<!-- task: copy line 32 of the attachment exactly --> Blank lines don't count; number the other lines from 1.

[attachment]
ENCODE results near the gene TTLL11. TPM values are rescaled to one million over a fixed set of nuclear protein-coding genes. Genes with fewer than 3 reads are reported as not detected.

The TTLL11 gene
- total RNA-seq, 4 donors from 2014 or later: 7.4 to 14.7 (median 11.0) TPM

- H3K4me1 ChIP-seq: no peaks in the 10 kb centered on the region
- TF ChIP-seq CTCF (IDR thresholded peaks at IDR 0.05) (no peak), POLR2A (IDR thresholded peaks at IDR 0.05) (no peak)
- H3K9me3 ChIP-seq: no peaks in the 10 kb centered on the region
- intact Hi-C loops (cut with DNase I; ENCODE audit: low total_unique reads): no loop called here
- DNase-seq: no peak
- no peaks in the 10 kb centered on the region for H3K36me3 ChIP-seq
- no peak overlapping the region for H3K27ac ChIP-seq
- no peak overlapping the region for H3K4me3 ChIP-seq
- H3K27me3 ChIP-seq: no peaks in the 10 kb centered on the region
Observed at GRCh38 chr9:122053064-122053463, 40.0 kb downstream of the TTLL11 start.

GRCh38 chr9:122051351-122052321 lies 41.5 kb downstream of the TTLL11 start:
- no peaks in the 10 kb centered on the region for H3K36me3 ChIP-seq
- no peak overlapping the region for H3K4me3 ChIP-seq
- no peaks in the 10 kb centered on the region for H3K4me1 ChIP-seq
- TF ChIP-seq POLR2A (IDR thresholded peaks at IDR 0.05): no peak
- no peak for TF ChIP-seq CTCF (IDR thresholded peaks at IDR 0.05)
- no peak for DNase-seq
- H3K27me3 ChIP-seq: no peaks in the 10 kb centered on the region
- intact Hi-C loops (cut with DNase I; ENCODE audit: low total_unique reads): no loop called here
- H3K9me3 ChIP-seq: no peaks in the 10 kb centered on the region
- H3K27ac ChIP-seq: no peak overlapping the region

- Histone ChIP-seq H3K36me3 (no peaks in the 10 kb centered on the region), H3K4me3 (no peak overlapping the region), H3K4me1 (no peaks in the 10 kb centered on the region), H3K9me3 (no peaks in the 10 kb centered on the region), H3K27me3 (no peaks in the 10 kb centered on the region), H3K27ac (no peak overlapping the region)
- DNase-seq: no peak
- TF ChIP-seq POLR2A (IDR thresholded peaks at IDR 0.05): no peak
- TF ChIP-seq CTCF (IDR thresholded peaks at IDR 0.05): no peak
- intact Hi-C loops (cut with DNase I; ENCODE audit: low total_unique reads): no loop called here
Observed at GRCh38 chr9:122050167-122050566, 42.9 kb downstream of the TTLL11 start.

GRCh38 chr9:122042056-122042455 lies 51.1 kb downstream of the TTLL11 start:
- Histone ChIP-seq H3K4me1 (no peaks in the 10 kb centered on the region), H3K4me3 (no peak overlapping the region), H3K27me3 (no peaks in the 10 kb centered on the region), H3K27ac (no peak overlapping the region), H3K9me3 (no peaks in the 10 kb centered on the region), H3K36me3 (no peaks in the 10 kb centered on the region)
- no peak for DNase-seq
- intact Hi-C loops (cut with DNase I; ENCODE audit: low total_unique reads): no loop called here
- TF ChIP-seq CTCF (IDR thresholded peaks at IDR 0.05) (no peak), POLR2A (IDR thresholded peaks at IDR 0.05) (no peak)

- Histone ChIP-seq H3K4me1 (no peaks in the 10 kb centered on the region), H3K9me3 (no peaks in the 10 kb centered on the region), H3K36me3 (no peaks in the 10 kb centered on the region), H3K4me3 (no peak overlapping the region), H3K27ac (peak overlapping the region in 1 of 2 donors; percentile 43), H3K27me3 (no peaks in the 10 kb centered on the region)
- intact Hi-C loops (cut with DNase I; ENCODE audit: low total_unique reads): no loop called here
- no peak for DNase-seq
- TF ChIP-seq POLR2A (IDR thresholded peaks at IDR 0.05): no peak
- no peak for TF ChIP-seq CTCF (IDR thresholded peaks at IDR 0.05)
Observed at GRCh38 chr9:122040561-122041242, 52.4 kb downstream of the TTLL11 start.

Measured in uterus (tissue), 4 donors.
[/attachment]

- Histone ChIP-seq H3K4me1 (no peaks in the 10 kb centered on the region), H3K4me3 (no peak overlapping the region), H3K27me3 (no peaks in the 10 kb centered on the region), H3K27ac (no peak overlapping the region), H3K9me3 (no peaks in the 10 kb centered on the region), H3K36me3 (no peaks in the 10 kb centered on the region)